Spousal support can be “temporary” or “permanent.” Temporary spousal support, or “alimony pendente lite,” can be ordered by the judge after a couple has separated but the divorce has not yet been finalized within the judicial system. Since divorce proceedings can take years to complete, temporary spousal support may be deemed needed so as to allow the payee spouse to keep her or his standard of living until “permanent” alimony can be awarded by the court.
Once a divorce or a legal separation proceeding is finalized, the judge may order “permanent” spousal support as part of the court judgment or decision. For a marriage less than 10 years, the courts will award support usually lasting no more than half of the length of time that the marriage endured, and order the spouse to search for gainful employment. For a marriage over 10 years, support is generally payable until death of either party, remarriage/cohabitation of the supported spouse or further order of the Court.
Section 4320 of the California Family Code specifies certain circumstances that a Court shall consider when determining the amounts and duration of the permanent spousal support to be awarded. These circumstances include the following: the marketable skills of the spouse to be supported and the job market for those skills; the amount of time and money that would be needed for the education or training of the spouse to be supported to acquire more marketable skills and get a job; the extent by which the earning capacity of the spouse to be supported was impaired because of domestic obligations; the earning capacity and other measures of ability to pay of the spouse to be ordered to provide alimony; the duration of the marriage; the marital standard of living of the divorcing or separating spouses; the assets and liabilities, as well as separate properties, of the spouses; their age and health condition; whether there was documented evidence of any history of domestic violence between them; whether there was criminal conviction of an abusive spouse; and the immediate and specific tax implications of the spousal support on both parties.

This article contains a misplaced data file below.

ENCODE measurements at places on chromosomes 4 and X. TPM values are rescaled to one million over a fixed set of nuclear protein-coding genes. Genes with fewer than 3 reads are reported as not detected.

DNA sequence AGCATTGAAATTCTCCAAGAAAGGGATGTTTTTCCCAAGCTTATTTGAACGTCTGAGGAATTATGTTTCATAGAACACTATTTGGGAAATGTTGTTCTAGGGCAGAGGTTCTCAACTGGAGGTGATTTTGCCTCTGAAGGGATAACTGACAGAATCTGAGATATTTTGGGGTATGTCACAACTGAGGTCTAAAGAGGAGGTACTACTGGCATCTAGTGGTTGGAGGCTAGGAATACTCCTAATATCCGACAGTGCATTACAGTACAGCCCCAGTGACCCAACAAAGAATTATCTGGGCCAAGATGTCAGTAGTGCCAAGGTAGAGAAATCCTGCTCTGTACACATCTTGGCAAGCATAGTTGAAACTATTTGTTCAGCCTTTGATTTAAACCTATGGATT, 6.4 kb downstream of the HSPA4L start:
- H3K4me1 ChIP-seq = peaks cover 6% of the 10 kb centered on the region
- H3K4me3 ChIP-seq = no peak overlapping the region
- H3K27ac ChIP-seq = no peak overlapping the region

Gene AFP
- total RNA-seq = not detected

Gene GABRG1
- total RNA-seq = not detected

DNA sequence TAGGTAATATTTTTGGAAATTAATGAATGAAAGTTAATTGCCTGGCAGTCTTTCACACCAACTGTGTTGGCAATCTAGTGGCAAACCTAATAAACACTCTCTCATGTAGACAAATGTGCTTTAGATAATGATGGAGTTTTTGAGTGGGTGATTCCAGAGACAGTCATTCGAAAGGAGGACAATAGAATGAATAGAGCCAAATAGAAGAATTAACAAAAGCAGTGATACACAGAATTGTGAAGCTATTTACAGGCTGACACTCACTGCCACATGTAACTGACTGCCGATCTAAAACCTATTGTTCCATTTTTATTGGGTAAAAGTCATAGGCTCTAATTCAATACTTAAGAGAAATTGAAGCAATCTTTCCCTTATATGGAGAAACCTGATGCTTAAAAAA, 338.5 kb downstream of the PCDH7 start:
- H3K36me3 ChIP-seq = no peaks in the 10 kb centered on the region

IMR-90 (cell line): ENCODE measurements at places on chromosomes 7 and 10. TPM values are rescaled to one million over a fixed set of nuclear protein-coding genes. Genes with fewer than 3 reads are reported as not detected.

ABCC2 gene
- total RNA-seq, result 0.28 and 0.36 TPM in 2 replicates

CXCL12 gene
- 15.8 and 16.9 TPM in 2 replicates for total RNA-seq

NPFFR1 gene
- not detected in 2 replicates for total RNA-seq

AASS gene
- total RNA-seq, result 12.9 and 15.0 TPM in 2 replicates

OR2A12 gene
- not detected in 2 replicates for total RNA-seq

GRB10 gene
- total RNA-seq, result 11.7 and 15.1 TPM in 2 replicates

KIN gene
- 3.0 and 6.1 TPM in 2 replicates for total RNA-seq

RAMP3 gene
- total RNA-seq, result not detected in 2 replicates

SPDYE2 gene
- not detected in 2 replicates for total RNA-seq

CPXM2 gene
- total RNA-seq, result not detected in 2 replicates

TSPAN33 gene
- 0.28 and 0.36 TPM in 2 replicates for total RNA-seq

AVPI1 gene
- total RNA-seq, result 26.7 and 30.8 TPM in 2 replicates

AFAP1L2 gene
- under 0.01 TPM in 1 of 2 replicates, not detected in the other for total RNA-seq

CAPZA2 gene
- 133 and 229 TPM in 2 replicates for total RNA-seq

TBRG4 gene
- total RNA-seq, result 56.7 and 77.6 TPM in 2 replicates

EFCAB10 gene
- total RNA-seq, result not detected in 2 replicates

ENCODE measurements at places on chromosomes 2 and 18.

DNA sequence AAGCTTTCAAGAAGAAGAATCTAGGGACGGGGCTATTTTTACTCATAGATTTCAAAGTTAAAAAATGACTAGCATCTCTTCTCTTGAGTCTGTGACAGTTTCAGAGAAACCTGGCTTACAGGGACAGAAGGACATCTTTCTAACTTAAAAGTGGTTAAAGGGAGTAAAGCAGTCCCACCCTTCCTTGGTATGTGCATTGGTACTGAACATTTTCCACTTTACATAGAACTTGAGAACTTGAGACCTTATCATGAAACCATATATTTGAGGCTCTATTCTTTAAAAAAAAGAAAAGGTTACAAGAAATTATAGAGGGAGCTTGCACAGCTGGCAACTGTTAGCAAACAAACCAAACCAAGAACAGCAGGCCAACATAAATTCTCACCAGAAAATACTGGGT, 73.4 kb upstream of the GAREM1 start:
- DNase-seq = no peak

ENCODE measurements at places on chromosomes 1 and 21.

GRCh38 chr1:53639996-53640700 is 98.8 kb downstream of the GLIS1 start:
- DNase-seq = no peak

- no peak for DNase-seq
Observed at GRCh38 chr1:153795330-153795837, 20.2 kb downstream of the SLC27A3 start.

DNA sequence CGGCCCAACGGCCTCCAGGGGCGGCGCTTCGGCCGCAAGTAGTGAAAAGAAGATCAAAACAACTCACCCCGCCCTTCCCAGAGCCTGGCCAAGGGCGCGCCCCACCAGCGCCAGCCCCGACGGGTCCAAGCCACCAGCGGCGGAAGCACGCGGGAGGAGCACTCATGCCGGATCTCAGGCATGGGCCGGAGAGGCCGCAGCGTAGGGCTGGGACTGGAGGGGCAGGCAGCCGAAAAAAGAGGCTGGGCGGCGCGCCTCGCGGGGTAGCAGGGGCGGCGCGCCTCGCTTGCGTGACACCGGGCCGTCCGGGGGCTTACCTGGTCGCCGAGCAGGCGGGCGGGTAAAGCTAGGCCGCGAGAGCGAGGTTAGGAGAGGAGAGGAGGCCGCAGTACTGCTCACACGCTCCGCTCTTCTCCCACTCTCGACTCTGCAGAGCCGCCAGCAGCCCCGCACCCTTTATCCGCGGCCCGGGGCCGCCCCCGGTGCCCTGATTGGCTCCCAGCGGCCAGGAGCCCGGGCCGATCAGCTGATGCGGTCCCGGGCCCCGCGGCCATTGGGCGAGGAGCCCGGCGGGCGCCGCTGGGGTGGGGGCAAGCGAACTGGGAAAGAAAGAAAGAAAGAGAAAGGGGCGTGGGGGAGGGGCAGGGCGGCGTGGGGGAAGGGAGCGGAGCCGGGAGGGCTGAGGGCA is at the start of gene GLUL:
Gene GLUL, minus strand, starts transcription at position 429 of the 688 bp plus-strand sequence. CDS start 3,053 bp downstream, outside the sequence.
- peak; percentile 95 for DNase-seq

Amicably divorcing or legally separating spouses can on their own initiative write their own spousal support settlement agreement, specifying duration, amounts and other terms and conditions of their own choosing, which they can submit to a judge for approval.
Dear Emily Robinson, Thank you for your services and helping reach a settlement. I would definitely recommend you to anybody who needs a good attorney to handle a divorce case.Regards, GD
Dear Emily Robinson, I greatly appreciate your tireless effort in fixing this difficult situation. Thank you so much and God bless you!Regards, E
Thank you so much for all your support and help! You can't imagine how glad and calm you make me feel ...
Thank you for being our angel!Regards, G
Emily Robinson, I know I have said it in some form or another before, but THANK YOU for all that you have done to get me to this point. It sure took a village. You were the calm in the storm and always knew the way to get us thru the barrage of BS... I would not have wanted anyone else by my side throughout this. YOU are the one that made me feel I was not crazy at times. You are so sweet, supportive, realistic, clever, creative, wise, with amazing resilience, tenacity, and patience. Thank you for having my back always.Regards, BT
MY PRACTICE AREAS
What makes me qualified?Emily graduated from UC Hastings College of the Law and is a certified mediator. Prior to that, Emily attended UC Santa Barbara where she graduated with a B.A. in Psychology and a B.A. in Communication.
– How Initial Divorce Consultation Works
The attorney is going to want to know the facts of your situation. What’s been going on in your life that’s led to the divorce. What kind of property do you have? What your finances are like? And what kind of custody of schedules you like to see for the children. And to just kind of feel out how you have been planning. What you’ve been thinking in terms of the divorce.
Now if you have no plan and you haven’t been thinking of anything yet and you’re just sort of in a daze trying to figure out what to do which is the case for a lot of people. That’s absolutely fine. Just let the attorney know that and they can ask you the right questions to elicit the necessary information.
– An Overview of the Divorce Process
The basic process is one party will file for divorce. They will get a case number and get the documents back from the court. And, they will have those documents served to the other party. The other party has 30 days to respond to the divorce documents. Once that party responded, then the parties will exchange financial, income, and asset information and try work out a settlement. If you were unable to decide a settlement then we will set a trial date. The court will decide how to divide your property, your custody issues, and your support issues.